Experience Life as Paradox. Do Not Rationalize but Feel the Pain. Polarities Need Each Other. Alternation Beats Prioritizing. There Is Power in Dialogue. Paradoxes Provoke the Mind to Breakthroughs. Each Choice Changes Your Environment. Practice Democracy. Conclusion.

14. Human Influence by Charles E. Dwyer.
Values. Behavior. Changing Self. Perception and Anticipation. The Mosaic. Filters and Data Fragments. Language. Values, Perceptions, and Behavior. Problems with the Negative Approach. Application of the Five-Step Model. Dealing With Groups.


15. Help Them Grow or Watch Them Go: A Development Edge Gives Retention Results by Beverly L. Kaye.
A Pop Quiz. Level About Their Strengths and Development Needs. Look Ahead at Trends, Business Needs, and Company Culture. Development Pays Off.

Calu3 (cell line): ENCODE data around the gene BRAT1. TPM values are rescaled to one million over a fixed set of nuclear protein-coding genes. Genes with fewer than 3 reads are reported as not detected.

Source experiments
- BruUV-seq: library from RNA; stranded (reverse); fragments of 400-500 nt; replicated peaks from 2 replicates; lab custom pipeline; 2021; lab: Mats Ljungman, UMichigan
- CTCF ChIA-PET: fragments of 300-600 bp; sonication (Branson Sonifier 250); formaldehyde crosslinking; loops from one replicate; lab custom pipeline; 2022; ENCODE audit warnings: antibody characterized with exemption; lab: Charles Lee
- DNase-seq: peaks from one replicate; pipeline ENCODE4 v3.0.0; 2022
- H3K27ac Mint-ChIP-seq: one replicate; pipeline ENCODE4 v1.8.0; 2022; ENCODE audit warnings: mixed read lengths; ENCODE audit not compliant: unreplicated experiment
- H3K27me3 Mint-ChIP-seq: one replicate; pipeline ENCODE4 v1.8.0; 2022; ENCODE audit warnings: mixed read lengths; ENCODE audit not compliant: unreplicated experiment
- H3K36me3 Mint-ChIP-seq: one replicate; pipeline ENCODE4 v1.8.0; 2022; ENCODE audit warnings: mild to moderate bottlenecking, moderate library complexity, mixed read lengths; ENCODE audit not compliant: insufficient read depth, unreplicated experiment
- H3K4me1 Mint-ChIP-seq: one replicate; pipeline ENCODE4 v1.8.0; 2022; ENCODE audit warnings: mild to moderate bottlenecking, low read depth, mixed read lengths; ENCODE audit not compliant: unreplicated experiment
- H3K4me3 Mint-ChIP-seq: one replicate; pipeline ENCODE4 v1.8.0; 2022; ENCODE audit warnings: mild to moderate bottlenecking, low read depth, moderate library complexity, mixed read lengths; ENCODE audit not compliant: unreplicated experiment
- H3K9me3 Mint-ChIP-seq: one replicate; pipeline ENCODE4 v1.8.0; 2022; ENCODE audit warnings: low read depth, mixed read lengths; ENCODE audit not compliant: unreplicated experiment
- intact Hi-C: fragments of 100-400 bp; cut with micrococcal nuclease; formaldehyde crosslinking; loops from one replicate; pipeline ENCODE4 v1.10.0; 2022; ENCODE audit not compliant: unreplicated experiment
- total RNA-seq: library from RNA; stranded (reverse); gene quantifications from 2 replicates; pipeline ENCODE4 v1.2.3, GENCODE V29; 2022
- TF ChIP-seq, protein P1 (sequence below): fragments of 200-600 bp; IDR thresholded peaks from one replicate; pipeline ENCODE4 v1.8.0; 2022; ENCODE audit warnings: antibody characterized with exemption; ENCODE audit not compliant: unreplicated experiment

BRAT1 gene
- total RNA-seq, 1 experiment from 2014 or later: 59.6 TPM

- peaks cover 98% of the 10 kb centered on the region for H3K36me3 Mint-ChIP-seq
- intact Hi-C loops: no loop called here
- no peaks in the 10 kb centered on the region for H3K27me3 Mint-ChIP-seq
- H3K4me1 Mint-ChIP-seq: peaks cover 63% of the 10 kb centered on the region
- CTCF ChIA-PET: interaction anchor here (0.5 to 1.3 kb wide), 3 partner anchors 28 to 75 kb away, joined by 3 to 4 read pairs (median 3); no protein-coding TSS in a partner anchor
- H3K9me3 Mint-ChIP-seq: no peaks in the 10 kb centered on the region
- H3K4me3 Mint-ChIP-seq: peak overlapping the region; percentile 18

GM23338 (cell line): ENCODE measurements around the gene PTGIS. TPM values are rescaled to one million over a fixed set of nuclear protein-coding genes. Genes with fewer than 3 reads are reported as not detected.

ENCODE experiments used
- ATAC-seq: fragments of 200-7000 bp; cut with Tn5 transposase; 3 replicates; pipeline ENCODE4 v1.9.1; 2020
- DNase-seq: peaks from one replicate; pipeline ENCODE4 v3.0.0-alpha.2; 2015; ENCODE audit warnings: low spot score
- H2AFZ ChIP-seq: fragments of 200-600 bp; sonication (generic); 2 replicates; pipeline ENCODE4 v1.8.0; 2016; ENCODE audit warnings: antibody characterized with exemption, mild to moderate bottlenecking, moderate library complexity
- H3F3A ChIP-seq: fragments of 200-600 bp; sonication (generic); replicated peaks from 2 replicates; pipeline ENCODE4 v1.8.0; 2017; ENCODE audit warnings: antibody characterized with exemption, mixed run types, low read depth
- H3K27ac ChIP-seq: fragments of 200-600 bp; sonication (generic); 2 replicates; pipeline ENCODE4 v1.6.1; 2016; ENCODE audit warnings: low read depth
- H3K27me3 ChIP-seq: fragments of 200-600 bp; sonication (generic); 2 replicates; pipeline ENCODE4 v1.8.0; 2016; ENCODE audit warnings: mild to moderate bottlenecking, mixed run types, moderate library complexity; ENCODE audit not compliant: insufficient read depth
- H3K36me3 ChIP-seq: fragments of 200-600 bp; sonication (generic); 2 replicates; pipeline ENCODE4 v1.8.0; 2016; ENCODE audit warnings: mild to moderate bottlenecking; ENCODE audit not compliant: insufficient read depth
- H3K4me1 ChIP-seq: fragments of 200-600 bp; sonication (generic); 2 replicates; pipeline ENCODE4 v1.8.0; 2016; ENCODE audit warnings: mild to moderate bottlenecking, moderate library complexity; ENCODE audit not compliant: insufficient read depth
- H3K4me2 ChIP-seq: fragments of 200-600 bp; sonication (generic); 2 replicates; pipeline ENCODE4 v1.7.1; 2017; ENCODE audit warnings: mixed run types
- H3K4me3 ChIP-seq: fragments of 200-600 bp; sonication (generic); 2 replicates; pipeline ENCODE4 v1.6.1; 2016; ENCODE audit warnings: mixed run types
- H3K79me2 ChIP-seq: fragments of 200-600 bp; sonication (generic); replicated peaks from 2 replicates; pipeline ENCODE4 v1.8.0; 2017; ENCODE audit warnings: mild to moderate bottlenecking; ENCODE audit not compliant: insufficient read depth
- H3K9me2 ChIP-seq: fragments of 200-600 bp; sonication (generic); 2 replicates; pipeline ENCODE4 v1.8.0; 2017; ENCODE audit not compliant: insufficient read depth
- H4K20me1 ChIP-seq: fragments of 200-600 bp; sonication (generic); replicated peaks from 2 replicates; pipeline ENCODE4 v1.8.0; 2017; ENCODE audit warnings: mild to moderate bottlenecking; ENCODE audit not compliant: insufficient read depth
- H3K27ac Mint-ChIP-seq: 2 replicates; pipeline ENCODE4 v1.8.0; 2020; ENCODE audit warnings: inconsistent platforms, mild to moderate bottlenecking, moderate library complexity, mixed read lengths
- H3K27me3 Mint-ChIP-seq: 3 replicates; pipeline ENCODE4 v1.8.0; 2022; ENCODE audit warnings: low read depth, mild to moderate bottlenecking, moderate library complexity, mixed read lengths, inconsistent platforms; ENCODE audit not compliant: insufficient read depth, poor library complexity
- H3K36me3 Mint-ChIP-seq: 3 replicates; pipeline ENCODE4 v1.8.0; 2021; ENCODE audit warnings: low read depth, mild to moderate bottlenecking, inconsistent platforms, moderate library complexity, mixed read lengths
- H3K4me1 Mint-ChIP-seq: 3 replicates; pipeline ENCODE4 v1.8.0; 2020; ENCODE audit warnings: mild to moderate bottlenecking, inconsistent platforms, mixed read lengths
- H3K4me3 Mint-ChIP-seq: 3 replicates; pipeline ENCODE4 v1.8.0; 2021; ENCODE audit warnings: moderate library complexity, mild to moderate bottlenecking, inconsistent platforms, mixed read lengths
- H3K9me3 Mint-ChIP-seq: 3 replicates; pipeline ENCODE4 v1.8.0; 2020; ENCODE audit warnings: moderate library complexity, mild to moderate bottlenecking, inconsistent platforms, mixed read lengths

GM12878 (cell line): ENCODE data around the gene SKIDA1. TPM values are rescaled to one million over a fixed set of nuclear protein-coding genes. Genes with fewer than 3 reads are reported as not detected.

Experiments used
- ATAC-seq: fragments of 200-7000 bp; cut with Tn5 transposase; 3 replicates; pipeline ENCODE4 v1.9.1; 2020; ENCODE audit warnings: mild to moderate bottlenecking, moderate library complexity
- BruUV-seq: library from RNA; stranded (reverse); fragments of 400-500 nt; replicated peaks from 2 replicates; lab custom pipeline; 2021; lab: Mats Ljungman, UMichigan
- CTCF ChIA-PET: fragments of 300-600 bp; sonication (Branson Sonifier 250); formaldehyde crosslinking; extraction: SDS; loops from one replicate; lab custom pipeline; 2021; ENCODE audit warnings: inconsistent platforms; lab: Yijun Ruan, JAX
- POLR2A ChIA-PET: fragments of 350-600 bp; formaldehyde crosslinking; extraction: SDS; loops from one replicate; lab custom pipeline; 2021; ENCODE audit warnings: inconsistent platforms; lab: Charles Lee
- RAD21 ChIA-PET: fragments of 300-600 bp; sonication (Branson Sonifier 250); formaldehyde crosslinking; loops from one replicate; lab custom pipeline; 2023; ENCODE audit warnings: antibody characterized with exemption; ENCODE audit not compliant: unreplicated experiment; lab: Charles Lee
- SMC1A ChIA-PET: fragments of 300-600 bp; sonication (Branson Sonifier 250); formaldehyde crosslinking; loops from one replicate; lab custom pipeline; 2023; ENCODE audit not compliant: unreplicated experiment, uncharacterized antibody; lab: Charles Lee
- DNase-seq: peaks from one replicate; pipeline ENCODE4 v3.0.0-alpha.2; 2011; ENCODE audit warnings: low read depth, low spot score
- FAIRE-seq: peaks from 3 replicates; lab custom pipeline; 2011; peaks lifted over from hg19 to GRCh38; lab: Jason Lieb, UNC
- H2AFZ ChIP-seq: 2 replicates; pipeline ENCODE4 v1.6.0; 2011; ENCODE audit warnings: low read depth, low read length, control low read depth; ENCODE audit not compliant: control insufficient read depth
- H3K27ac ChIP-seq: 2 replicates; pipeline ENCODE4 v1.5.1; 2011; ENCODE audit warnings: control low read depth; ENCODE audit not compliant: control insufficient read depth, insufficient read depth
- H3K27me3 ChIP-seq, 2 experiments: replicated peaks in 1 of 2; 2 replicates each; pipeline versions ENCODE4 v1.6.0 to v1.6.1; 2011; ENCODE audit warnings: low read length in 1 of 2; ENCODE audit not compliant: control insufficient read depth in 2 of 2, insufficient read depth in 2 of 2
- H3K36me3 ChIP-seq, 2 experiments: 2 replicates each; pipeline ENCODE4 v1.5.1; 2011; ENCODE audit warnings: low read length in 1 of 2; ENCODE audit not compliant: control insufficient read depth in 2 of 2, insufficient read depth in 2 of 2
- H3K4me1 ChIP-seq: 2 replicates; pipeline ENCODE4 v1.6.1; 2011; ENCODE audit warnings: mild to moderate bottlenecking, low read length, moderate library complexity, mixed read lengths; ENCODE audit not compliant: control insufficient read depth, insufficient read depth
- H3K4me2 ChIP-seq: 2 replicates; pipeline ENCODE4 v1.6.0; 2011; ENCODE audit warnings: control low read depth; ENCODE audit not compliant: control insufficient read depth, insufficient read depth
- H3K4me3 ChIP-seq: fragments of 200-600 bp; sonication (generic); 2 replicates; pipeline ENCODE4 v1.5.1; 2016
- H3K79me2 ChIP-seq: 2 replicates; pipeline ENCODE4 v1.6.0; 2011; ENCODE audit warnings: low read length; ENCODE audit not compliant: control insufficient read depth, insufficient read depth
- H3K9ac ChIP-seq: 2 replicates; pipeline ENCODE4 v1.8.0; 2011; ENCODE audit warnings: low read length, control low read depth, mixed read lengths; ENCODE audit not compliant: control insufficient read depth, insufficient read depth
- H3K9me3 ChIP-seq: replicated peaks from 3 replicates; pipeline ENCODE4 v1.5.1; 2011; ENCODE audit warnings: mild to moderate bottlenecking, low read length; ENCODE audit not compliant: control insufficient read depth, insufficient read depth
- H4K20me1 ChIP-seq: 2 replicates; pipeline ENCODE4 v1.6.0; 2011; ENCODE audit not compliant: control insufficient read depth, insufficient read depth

16. The Newest Leadership Skills by Randall P. White and Philip Hodgson.
Identifying New Leaders. The Task and the People. Command



No book of collected works happens overnight. This one took a good two years of labor and then some. Perhaps the best way to provide you with an overview of its contents is to tell you a bit about its name. The subject of leadership is clearly multifaceted. The depth and breadth of the subject itself allows thought leaders everywhere to rethink it through their own lens. It is by adding a unique lens that the old becomes new--or at least worth exploring in new ways. In each chapter of this book you will see the distinct lens of its author, as each presents the cutting edge of his or her own subject matter.